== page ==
Sunday, March 22, 2009
Lately I've noticed that when people ask me what I do for a living, I am stumped.
A year ago, I was quite content to say I was an Advertising Creative Director. Now, I really choke on that.
"Great creative" now means great content. Push marketing (advertising) is losing relevance to pull marketing (search). Marketing copy is being replaced by something approaching genuine journalism.
Ad campaigns are less relevant than useful, searchable information.
The web is different, and the old advertising and marketing formulas don't work online.
"Lack" campaigns... where you neg your audience, then offer your product as a solution to the implied problem, are impossible to pull off in a world where customers with real, self-identified problems reflexively go online to solve them.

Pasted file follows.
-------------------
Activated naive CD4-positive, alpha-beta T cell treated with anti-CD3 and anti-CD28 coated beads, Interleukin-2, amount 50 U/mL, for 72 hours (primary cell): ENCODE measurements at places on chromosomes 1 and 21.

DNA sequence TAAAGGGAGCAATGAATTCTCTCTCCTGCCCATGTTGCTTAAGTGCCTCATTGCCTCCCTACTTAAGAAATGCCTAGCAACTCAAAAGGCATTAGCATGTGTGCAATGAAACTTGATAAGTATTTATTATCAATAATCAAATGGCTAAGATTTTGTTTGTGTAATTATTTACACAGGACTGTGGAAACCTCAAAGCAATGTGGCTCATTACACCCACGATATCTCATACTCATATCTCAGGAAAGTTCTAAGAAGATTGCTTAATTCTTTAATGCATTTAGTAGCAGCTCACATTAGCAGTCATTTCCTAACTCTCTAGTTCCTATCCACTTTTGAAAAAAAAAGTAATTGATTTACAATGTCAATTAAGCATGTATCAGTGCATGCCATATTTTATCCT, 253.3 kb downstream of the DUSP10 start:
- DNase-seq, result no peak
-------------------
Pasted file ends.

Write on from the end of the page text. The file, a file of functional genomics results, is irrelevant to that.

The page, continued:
"Aspirational" campaigns where gorgeous people are depicted doing enviable things just don't work at 200 pixels wide and 72 dpi. Tiny, little, low-res people don't make anyone want to be them.
"Shock" campaigns, the kind that always dominated the award annuals, where you essentially flash your audience with the company logo tattooed on your, er, marketing vehicle, are annoying on the web.
Interruption marketing is intolerable online. "Sell" copy is unbearable, like a bore at the party. It doesn't take much effort to click away, and people do.
And with broadcast and publishing breaking down, there are fewer and fewer places to reach people offline.
So where does that leave me as an "award-winning advertising creative director"?
I'm not sure what parts of my skillset are still useful. Maybe the most important thing is that I know what doesn't work anymore.